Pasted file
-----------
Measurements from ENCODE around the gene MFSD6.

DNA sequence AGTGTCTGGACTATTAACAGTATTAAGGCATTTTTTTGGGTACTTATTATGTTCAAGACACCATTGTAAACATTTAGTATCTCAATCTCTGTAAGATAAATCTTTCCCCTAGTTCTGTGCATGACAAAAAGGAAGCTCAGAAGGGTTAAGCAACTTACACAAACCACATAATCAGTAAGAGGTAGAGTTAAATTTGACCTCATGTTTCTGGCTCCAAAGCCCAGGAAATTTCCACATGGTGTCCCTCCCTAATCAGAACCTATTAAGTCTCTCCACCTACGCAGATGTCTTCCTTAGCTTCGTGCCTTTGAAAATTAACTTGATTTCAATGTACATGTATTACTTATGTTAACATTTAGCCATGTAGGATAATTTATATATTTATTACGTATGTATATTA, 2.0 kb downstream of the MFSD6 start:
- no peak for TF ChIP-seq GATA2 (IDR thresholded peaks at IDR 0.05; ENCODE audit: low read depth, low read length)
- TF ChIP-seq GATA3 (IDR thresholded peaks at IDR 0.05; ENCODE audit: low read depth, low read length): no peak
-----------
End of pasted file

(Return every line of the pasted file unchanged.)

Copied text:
Measurements from ENCODE around the gene MFSD6.

DNA sequence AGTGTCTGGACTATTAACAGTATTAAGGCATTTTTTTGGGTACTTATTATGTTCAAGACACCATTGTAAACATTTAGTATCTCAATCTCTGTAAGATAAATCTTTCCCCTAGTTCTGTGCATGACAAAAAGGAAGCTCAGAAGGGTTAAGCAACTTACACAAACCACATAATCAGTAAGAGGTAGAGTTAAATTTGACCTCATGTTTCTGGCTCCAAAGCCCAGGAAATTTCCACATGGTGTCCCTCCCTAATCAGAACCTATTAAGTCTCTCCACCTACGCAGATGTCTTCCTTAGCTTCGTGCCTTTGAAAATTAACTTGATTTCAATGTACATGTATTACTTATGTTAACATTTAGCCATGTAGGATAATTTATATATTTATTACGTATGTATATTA, 2.0 kb downstream of the MFSD6 start:
- no peak for TF ChIP-seq GATA2 (IDR thresholded peaks at IDR 0.05; ENCODE audit: low read depth, low read length)
- TF ChIP-seq GATA3 (IDR thresholded peaks at IDR 0.05; ENCODE audit: low read depth, low read length): no peak